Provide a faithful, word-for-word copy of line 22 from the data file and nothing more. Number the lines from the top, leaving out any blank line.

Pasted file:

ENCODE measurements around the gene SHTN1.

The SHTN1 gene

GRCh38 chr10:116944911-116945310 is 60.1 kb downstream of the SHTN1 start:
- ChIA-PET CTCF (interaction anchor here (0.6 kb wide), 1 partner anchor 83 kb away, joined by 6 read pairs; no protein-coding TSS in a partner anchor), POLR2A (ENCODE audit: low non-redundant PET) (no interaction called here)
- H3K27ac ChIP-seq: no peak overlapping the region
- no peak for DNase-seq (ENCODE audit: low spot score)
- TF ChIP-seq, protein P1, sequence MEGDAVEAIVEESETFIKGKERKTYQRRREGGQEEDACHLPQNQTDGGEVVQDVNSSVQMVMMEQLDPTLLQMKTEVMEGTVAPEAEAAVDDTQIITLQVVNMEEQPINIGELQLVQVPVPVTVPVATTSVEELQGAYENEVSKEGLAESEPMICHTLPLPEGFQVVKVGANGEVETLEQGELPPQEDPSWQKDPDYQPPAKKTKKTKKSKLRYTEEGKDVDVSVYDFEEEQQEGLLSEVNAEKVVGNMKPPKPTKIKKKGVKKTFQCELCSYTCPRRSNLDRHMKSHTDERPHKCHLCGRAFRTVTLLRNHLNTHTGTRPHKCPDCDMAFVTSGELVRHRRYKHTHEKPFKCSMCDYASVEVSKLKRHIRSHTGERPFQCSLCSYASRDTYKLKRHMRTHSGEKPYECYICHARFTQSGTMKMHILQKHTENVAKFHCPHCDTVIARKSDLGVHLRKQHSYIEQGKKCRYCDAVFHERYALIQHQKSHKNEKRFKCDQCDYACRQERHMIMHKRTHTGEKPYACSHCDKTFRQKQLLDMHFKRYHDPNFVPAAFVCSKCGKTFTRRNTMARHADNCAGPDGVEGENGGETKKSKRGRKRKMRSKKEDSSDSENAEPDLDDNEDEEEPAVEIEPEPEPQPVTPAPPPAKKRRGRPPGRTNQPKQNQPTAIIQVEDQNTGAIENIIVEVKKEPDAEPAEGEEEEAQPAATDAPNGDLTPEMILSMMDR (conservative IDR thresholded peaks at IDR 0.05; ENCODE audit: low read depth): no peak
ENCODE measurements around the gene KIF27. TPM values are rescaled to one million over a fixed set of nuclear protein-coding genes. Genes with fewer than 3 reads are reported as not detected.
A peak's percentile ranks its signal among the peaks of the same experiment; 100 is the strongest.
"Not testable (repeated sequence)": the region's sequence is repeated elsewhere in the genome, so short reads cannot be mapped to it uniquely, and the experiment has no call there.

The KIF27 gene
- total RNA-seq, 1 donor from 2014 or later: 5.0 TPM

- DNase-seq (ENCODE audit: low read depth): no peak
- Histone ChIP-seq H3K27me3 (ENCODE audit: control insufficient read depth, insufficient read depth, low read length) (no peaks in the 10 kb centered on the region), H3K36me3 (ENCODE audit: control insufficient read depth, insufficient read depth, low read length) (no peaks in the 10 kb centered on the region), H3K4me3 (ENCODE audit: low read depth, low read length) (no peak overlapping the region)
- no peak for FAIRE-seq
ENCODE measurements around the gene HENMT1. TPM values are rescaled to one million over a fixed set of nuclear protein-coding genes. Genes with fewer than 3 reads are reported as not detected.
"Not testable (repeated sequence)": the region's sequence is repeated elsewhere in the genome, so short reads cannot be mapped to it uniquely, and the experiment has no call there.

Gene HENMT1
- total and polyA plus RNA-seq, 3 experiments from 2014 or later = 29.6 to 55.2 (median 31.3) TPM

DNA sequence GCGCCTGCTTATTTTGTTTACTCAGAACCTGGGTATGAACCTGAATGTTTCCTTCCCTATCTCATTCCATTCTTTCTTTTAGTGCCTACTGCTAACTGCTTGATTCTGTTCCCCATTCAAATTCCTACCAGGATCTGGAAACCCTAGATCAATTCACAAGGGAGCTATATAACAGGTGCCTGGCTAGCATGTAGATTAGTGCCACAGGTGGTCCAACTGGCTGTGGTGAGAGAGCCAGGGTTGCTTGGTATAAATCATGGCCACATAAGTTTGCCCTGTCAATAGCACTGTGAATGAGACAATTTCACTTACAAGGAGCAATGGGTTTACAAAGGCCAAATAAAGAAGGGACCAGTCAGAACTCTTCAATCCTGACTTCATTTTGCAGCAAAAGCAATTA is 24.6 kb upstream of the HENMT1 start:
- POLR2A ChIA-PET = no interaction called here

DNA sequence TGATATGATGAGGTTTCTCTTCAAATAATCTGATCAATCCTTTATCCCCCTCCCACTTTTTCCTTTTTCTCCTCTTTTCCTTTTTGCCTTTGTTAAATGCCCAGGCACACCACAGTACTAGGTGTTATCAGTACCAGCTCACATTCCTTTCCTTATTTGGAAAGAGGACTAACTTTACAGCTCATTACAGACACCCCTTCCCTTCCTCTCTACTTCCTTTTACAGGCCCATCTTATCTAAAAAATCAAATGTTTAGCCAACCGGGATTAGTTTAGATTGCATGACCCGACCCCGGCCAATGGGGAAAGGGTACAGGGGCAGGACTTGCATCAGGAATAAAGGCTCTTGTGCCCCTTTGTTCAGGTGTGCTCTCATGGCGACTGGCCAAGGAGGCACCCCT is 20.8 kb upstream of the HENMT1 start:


DNA sequence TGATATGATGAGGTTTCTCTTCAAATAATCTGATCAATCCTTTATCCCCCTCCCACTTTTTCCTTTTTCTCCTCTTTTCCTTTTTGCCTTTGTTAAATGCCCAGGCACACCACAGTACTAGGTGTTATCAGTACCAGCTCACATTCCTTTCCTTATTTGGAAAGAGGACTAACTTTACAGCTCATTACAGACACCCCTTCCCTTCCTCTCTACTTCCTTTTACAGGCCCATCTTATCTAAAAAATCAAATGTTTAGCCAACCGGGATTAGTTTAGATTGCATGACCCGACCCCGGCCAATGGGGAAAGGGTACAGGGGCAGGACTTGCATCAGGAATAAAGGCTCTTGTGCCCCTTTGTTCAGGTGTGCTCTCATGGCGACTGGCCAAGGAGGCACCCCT is 20.8 kb upstream of the HENMT1 start: